KRVS

Maureen Corrigan

Utopian communities don't fare much better in fiction than they do in real life. As the plot usually unfolds, a brave new world loses its luster fast when the failings of its founder are exposed, or when the community itself begins to morph into a cult.

Ayelet Waldman is a real handful; as people would have said once upon a time in my old New York neighborhood, "she's got a mouth on her."

She's one nasty woman, that Betty Fussell. Now 89, Fussell came of age in the heyday of bright and breezy Bettys — Betty Grable, Betty Hutton, Betty Crocker — but she clearly gravitated toward the one dangerous dame of the bunch, Bette Davis.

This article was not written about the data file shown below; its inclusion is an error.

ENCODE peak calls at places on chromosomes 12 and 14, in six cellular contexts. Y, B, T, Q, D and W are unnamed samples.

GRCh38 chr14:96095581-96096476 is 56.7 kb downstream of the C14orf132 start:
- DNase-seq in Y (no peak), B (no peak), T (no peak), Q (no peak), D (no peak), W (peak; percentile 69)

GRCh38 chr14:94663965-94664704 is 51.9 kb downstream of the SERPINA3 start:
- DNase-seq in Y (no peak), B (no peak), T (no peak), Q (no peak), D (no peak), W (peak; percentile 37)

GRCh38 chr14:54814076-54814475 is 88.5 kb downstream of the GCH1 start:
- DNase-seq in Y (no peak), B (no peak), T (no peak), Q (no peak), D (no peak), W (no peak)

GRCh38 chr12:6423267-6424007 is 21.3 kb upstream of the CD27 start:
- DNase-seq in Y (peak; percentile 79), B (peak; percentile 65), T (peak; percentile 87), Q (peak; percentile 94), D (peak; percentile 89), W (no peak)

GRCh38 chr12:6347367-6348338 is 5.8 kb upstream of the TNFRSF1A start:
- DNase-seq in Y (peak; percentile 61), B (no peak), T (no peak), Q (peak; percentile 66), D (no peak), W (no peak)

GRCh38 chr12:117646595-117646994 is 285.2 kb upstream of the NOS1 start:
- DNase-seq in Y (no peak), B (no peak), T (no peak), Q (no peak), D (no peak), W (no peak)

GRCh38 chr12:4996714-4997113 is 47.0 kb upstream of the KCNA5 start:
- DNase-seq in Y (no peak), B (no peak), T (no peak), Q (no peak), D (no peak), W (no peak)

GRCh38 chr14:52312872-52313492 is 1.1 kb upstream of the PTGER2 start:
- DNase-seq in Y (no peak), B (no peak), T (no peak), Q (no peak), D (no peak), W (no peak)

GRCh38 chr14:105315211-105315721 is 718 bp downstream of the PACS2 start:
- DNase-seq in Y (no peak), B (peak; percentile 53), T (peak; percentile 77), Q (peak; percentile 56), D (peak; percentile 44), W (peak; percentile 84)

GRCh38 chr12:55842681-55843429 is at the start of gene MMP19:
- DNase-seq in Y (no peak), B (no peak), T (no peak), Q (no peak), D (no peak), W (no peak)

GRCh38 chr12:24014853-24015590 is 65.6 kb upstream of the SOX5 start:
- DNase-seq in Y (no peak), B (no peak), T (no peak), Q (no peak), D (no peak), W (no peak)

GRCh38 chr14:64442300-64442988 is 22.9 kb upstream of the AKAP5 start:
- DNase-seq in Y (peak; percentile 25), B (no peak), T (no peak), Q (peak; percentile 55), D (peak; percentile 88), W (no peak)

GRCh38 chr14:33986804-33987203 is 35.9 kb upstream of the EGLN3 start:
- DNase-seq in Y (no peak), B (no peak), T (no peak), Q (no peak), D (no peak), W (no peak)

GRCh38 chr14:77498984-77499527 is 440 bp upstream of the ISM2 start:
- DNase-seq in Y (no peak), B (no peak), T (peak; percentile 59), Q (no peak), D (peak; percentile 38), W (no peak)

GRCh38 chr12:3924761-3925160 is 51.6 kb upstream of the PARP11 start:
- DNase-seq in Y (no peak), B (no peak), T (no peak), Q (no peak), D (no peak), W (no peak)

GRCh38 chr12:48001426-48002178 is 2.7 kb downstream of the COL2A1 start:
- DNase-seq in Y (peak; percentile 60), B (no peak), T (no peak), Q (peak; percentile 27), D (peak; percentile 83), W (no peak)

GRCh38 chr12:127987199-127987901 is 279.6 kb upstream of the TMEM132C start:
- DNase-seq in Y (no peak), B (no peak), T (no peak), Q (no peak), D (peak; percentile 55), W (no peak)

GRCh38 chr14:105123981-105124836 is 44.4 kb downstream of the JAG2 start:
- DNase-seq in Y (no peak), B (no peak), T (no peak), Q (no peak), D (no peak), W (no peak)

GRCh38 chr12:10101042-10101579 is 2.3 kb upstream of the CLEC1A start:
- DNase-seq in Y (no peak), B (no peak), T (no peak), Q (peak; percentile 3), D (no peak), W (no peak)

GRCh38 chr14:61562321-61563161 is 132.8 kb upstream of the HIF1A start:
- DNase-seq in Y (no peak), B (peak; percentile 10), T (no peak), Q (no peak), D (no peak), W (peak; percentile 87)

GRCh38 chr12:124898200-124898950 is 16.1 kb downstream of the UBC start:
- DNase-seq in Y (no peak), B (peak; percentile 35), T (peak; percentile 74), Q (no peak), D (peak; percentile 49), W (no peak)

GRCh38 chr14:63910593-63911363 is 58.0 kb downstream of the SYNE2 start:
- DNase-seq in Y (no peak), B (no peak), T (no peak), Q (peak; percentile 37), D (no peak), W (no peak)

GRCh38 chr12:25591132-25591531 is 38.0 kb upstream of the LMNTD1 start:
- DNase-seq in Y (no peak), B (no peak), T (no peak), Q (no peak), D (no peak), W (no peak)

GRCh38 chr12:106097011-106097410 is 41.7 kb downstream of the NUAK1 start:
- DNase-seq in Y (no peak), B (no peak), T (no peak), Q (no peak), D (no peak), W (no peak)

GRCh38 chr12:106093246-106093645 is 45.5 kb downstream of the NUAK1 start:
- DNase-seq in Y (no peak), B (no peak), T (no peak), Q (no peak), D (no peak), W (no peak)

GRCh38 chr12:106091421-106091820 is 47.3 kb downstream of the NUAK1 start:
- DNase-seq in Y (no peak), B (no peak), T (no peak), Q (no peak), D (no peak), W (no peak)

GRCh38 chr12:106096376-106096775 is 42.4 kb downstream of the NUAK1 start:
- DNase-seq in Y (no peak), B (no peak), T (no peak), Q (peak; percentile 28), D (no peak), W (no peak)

An essayist and author of some 20 books on food and travel, as well as the acclaimed memoir, My Kitchen Wars, about her marriage to and divorce from the late cultural historian Paul Fussell, Betty Fussell doesn't mince words.

I hesitate to say it, but the one word that characterizes my best books of 2016 list is "serious." These books aren't grim and they're certainly not dull, but collectively they're serious about tackling big, sometimes difficult subjects — and they're also distinguished by seriously good writing. Here are 10 that you shouldn't miss.

Copyright 2016 Fresh Air. To see more, visit Fresh Air.

TERRY GROSS, HOST:

Pages